The situation in the South Atlantic was not offering the right conditions for Sails of Change to reach the Cape of Good Hope in around a dozen days. Jean-Yves Bernot, onshore router for Dona Bertarelli and Yann Guichard’s team, discusses these meteorological uncertainties …
Why have there been a succession of postponed starts for the Jules Verne Trophy record campaign?
Sails of Change had favourable conditions to make rapid headway as far as Cape Frio (offshore of Rio de Janeiro). In theory, the timing was right, very favourable in fact, for the maxi-trimaran to cross the equator, but after that, there was so much instability around the Saint Helena High, that the passage time off the Cape of Good Hope was not good …
But there were two scheduled starts in November!
In both instances, there were no low-pressure systems forming off Brazil to propel the boat very quickly towards South Africa. These are minor issues, but there was just a six-hour window for Sails of Change to hook onto a favourable system… Six hours of uncertainty in an eight-day forecast may sound small, but it matters a lot! These two ‘code greens’ are also linked to the volatility of these long-term weather forecasts.
A decision has to be made…
There’s a ‘code green’ when there’s an opportunity to set sail and the whole Spindrift team has to be poised to go! It’s important to point out that weather data is updated every twelve hours and it is provided by both American and European models. If they aren’t showing the same situation over several days, you have to at least wait until they agree on a similar configuration. That’s all part of a record attempt like this: it’s vital not to miss an opportunity and to remain ready to go!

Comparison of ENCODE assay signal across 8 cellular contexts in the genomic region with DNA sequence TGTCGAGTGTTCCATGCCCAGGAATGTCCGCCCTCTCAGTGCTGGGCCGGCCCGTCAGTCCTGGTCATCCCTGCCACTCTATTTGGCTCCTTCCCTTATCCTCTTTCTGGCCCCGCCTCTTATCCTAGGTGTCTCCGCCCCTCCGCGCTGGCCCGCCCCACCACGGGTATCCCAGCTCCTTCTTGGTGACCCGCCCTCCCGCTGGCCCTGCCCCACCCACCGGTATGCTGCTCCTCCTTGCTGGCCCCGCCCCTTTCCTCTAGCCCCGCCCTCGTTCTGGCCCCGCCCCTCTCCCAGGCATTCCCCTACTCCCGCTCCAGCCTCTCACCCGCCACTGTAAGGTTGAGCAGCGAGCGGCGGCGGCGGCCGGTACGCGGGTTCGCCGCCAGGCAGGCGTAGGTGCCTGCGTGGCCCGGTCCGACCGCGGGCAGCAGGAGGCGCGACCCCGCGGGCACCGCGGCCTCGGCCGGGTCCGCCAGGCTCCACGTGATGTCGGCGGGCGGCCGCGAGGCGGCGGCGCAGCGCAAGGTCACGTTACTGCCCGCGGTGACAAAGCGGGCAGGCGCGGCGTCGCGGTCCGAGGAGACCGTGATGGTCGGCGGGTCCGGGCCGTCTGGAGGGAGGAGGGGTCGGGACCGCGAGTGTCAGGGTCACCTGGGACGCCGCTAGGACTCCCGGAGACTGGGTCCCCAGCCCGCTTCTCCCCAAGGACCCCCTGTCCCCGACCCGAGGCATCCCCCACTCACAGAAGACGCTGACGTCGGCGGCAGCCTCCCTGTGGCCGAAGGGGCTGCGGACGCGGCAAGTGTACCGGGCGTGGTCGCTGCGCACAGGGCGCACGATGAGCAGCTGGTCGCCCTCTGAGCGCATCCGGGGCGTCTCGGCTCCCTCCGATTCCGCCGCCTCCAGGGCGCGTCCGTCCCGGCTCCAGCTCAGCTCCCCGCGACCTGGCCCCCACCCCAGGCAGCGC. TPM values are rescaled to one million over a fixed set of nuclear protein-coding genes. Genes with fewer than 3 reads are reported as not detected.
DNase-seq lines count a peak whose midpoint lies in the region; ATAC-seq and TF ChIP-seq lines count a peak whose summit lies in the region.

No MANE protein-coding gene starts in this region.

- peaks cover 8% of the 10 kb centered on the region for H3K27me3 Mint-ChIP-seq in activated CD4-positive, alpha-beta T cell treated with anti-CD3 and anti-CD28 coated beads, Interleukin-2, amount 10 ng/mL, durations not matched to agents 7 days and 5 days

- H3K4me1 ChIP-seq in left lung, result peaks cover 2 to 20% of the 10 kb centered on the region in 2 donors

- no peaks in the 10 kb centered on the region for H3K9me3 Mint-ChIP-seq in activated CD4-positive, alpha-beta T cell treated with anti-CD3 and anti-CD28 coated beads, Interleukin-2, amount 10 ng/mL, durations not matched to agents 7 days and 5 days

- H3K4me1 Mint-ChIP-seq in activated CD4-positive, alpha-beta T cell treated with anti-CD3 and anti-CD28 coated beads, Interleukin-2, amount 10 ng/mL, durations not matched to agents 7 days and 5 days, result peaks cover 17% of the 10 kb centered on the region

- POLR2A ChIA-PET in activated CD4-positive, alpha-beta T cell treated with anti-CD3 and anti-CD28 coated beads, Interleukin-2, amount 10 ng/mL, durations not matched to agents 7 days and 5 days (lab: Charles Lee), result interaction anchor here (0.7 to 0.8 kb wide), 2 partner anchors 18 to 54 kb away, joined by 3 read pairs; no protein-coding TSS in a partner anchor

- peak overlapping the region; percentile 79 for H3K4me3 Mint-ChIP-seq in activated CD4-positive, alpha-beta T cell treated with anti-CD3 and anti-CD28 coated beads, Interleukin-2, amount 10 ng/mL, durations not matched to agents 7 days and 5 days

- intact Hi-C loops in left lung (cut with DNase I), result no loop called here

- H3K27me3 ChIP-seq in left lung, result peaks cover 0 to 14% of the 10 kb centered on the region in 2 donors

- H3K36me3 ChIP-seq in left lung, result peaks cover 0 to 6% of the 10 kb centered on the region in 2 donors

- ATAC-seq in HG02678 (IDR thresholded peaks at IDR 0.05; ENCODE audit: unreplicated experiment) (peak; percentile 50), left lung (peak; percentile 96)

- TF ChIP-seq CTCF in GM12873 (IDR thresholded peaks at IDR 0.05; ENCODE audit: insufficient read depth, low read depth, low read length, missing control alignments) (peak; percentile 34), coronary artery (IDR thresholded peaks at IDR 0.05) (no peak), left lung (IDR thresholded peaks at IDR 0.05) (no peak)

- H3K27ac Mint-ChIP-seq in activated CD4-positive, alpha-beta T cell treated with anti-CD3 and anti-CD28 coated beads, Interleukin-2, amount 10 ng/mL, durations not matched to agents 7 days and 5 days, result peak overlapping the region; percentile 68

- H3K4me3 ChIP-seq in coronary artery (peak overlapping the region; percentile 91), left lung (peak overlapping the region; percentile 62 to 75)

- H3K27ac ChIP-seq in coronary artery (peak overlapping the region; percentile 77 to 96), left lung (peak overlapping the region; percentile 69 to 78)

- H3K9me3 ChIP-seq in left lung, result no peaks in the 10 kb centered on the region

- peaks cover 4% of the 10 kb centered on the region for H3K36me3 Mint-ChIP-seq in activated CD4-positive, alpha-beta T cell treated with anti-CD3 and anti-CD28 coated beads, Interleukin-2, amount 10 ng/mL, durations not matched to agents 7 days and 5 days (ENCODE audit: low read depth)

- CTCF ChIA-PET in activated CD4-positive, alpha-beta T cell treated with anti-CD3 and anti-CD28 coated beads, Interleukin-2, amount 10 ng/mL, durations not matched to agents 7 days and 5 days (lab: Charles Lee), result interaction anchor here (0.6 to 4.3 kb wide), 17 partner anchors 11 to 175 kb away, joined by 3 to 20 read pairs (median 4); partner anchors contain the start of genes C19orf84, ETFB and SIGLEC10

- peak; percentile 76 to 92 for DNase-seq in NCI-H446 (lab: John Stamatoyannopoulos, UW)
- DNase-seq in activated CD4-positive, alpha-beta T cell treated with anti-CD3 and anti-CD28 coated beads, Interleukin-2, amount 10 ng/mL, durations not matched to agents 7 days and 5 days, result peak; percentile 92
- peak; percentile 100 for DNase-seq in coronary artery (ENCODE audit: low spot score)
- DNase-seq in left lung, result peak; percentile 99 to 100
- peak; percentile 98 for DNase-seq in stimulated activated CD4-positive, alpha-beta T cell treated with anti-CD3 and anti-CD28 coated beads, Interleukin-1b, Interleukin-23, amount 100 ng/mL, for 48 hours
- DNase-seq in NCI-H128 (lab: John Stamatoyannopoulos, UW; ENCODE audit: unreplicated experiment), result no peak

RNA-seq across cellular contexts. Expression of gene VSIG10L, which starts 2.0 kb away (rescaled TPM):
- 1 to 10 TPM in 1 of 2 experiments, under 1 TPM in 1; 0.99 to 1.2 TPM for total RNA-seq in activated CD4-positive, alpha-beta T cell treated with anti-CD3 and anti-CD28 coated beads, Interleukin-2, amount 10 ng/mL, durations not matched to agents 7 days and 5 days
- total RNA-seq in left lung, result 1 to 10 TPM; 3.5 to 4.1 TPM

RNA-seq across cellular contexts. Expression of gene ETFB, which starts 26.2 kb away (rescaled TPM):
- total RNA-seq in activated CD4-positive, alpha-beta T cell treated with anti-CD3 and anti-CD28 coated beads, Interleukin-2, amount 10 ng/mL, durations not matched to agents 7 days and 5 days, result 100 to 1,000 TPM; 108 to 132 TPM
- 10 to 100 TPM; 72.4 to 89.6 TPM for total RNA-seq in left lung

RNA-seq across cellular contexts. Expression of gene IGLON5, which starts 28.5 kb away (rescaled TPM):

So what was the situation yesterday, 30 November 2021 ?
It’s still not entirely done and dusted. There are conditions for a rapid descent to Brazil, but it’s what comes next… There may be a small low-pressure system forming and, with luck on our side, we can hook onto it, but after that…? It’s worth noting that the weather models must be in agreement, and, in any case, the whole team has to be prepared to snap up an opportunity. The American forecasts were more optimistic than those of the Europeans, then the configuration deteriorated further for both models.
But weather simulations have evolved in leaps and bounds over recent years…
Absolutely! We no longer route the boats in the same way either. During the initial attempts from 1990-2000, the objective was the passage of the equator, as it wasn’t possible to predict the weather beyond five days. Now, the boats are even faster and reliable data runs for up to ten days and more! We now have to target the Cape of Good Hope in a maximum of twelve days: it’s a whole different ball game. We can clearly see what’s going to happen in the South Atlantic eight days in advance.
Is there a relationship between the position of the Azores High (northern hemisphere) and that of the Saint Helena High (southern hemisphere)?
I get what you’re saying: a favourable weather situation in the northern hemisphere and hence an unfavourable one in the southern hemisphere! No. There is no correlation between these two parts of the Earth, at least not in terms of the timeframe we’re working with. There may be if you were to average it out over a year, but I don’t have that information.